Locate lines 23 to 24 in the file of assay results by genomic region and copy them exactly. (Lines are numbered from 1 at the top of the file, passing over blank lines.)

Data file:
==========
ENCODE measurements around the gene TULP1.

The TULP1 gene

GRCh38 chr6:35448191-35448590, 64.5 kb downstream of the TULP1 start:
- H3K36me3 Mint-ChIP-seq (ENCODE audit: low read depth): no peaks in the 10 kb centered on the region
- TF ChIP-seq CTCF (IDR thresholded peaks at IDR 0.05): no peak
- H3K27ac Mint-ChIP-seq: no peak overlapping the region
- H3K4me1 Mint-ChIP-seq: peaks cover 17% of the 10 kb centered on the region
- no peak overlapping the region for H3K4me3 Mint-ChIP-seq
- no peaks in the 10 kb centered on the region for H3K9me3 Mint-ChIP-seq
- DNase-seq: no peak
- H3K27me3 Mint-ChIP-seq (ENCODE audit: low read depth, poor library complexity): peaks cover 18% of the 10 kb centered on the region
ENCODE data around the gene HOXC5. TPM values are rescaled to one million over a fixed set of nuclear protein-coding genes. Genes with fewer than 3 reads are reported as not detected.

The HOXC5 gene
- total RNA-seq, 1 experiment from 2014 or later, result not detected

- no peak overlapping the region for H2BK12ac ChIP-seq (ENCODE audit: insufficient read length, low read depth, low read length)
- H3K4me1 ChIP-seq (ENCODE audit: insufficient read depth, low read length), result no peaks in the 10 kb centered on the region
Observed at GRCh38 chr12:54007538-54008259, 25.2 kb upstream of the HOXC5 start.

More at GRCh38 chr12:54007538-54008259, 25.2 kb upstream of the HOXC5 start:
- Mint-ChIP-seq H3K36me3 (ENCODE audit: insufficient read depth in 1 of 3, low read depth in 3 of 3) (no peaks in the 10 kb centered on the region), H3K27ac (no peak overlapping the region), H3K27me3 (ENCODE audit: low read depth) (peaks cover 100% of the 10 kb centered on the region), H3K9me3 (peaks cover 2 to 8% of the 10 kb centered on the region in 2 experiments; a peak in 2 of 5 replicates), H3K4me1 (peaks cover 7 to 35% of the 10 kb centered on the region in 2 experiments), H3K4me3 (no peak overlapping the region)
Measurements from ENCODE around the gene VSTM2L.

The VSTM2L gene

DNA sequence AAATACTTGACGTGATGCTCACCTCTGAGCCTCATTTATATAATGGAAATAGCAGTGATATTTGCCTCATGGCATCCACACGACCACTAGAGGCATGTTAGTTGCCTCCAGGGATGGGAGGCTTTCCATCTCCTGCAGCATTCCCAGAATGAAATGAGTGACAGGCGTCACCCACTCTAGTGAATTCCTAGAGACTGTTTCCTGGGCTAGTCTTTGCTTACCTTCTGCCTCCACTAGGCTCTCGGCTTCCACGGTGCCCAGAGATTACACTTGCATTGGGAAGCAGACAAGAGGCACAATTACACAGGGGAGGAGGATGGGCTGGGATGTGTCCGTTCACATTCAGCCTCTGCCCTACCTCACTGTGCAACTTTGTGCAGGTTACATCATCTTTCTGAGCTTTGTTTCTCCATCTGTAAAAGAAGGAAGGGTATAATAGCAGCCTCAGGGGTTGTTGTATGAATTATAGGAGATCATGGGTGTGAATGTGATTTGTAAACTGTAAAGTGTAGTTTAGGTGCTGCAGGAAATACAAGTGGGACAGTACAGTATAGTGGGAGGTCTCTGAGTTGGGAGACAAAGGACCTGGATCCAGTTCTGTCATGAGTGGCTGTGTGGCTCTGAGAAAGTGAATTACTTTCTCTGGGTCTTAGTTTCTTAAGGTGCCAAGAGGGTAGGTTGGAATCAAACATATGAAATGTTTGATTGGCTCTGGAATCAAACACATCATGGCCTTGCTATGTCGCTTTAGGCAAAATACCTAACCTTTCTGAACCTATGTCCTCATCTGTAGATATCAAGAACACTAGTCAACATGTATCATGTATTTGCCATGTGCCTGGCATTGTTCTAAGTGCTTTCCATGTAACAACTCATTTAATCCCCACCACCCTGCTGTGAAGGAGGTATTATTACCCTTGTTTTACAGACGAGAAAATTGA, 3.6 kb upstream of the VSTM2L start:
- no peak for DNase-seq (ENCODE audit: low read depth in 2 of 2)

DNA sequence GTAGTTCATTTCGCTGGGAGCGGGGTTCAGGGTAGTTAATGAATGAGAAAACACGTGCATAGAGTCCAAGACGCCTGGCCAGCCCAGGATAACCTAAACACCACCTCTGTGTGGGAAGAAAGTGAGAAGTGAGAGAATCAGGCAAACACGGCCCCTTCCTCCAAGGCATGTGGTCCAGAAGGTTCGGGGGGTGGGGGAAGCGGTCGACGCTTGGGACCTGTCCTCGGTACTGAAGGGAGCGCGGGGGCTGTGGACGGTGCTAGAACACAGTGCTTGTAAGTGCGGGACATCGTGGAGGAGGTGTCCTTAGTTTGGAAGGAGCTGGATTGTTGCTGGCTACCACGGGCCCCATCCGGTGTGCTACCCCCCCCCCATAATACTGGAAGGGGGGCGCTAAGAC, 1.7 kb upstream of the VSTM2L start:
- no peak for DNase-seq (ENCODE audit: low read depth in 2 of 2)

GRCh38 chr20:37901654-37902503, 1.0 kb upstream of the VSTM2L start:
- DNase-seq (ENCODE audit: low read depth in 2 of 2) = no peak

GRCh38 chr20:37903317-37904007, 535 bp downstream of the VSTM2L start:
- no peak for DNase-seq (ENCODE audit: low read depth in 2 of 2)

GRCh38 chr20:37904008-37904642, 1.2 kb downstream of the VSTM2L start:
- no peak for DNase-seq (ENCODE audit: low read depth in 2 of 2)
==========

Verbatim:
- no peak for DNase-seq (ENCODE audit: low read depth in 2 of 2)

DNA sequence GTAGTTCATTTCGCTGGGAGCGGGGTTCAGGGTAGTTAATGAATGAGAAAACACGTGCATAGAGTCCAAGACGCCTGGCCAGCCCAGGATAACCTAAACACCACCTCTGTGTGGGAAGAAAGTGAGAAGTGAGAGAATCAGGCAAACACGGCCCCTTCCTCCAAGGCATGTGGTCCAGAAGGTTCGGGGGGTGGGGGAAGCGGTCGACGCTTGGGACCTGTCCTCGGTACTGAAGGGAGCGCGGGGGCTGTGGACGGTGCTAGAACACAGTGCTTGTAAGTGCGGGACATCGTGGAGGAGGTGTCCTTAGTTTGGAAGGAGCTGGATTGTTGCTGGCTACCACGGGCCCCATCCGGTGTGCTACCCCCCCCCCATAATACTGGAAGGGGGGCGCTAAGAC, 1.7 kb upstream of the VSTM2L start: